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Another Indian Name for the Charles River

When the Puritans came to Salem in 1629 some of them soon moved to Mishawum where lots of Indians, named Aberginians lived. The Puritans called this settlement Charlestown and the adjacent river was named the Charles River. The Aberginians had called it the Mishaum River.

The Quinoben tribe which also lived along the Charles River about 10 miles away in what in Waltham today called the river the Quinobequin which means crooked river. Other tribes along the river as in Nonantum or Natick had these names or their own name for this river.

Recently, John Maynard asked the Waltham Museum for the name of the Indian tribe which lived on the west side of Hardy Pond, which the Indians called "The great Pond In The Woods." No name could be found for this tribe.

According to Crossroads to the Charles, a history book on Watertown most Indian tribes like the Nonantums were subtribes of the Massachusetts Indians. The Pequossette Tribe of Watertown was another such subtribe.

The Massachusetts Tribe was closely related to the Wampanoags.

The Totem Pole II

Take a ride on Totem Pole II which is a boat that goes from the Moody Street Bridge to the Auburndale Boat House area. It's a wonderful trip and the round trip takes 1 1/2 hours. On Saturdays, Sundays and holidays the boat leaves Cronin's Landing and Ciro's Restaurant by the Moody Street Bridge at 12:00, 1:30, 3:00 and 4:30 PM. The price is $6.00 for adults; $5.00 for Seniors; and $4.00 for children. The boat is also available for charter. Call 781-894-8604.

A Short History of Boat Service on the Charles River

Boat service on the Charles River goes way back. Cronin's Landing was once the site of Maple Grove Harbor before it was filled-in. In 1859, two years before the Civil War, Colonel John A. Mason operated this harbor and conducted passenger boat tour parties to Lily Point or Harrington's Grove, a favorite place for picnics at that time. This is the area of Riverside and Edgewater Drives today. In the August 5, 1859 issue of the Waltham Sentinal, is the story of the "Wild Rover," a two-horsepower steamboat carrying 25 men and 6 women on the Lily Point cruise.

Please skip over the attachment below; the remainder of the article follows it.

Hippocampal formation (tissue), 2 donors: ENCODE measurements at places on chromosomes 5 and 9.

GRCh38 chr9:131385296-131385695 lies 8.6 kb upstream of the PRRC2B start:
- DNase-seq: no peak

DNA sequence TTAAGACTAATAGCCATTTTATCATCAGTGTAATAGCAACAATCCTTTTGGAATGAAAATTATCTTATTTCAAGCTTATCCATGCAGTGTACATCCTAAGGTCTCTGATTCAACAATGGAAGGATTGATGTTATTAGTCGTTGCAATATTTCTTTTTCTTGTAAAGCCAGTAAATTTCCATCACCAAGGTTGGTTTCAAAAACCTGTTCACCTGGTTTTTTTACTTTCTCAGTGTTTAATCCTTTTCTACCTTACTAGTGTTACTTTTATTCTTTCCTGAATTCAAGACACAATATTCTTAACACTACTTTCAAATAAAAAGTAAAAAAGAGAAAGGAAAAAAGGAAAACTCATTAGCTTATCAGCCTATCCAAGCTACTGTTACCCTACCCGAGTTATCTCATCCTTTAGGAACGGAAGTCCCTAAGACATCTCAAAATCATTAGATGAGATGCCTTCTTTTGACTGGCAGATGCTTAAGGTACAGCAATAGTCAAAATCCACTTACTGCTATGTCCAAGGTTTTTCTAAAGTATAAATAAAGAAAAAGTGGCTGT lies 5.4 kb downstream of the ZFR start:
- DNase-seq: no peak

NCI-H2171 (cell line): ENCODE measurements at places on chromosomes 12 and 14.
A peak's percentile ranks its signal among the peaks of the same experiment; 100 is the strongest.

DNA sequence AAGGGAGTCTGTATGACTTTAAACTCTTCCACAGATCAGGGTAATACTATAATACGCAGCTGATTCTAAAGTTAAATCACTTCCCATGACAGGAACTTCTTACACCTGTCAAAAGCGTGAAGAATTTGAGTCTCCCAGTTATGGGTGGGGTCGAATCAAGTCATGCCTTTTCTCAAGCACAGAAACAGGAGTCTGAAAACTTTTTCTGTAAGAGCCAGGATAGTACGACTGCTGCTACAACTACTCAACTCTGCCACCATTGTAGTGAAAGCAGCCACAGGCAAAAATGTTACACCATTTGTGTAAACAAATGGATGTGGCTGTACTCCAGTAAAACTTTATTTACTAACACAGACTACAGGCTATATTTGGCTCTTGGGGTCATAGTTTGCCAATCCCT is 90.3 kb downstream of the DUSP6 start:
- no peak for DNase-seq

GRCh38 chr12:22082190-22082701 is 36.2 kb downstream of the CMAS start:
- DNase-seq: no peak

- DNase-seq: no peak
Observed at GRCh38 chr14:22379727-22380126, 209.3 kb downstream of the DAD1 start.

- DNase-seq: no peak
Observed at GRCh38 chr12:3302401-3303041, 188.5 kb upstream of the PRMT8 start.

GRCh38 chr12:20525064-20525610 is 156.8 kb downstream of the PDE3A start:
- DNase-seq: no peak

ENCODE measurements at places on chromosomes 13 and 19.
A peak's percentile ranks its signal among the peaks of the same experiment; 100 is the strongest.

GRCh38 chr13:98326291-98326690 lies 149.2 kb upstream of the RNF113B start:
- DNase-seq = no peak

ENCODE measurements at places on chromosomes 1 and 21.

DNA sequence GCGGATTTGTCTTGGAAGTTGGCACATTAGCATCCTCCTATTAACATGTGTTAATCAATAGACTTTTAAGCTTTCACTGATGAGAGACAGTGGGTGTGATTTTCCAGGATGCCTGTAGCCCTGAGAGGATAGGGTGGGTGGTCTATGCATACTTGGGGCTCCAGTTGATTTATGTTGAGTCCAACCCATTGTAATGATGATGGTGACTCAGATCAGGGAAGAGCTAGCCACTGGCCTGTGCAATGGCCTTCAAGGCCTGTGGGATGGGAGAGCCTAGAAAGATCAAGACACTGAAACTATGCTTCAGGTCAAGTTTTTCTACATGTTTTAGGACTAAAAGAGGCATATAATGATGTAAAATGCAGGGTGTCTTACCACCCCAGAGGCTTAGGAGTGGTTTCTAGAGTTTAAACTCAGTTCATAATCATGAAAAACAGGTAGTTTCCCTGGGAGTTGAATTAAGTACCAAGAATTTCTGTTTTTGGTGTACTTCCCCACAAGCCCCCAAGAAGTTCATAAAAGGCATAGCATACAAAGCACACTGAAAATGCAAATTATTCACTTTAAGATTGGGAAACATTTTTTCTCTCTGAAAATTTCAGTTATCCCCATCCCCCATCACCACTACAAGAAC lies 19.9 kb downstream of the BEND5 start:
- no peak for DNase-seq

With the death of Colonel Mason in 1873 came the announcement that Gibbs & Illingsworth had begun to operate the "White Swan" a side-wheel steamer, between Steamboat Wharf at the Moody Street Bridge to Auburndale. Earlier the White Swan was operating as a pleasure boat on Fresh Pond in Cambridge.

The White Swan

When the White Swan came to Waltham, it had a larger steam engine installed by George F. Shedd and an upper deck installed. The White Swan was 53 feet long and carried over 100 passengers.

Colonel Gibbs, who had founded the Gibbs Express Company off of Newton Street in 1846, was captain, and Eben M. Illingsworth was the engineer. Departures were announced for 2:30, 4:30, and 7:00 PM with brief stops at Lily Point where picnics and social events were held.

The old Prospect Street footbridge was erected in 1977. It had a drawbridge section which allowed the White Swan to go through, but in 1889 when the Prospect Street bridge was built, the White Swan could not get under the bridge and ceased to operate. It was beached at Auburndale where she slowly decayed over the year. Her engine was removed earlier and used in a nearby refrigeration plant.

More on Charles River Boats

In 1879 Harvey Bartlett bought Gibbs' interest in the White Swan. So Bartlett and Illingsworth operated the boat until 1889 when the Prospect Street bridge was built. Also, it is reported that, when the White Swan was over capacity with 150 passengers, it became top heavy and that was always a worry to its operators. If you remember an upper deck was added to the boat when it came to Waltham.

In 1890, Potter & Carr operated the Elcho passenger boat. Later in 1898 the Active and the Adelle were two other boats operating on the Charles River. Finally in 1900 we heard about the Marjorie passenger boat operated by C. P. Nuttings from the old Moody Street bridge.

When the White Swan ceased to operate in 1889, Harvey Bartlett acquired a boat known as the Forrester and operated it from Maple Grove to the new Forest Grove swimming area that he also owned. During the 20th century people's interest shifted to bicycles, cars and canoes. The day of the passenger boats were over. Over for ninety years until Captain John Connor started the Totem Pole II six years ago.

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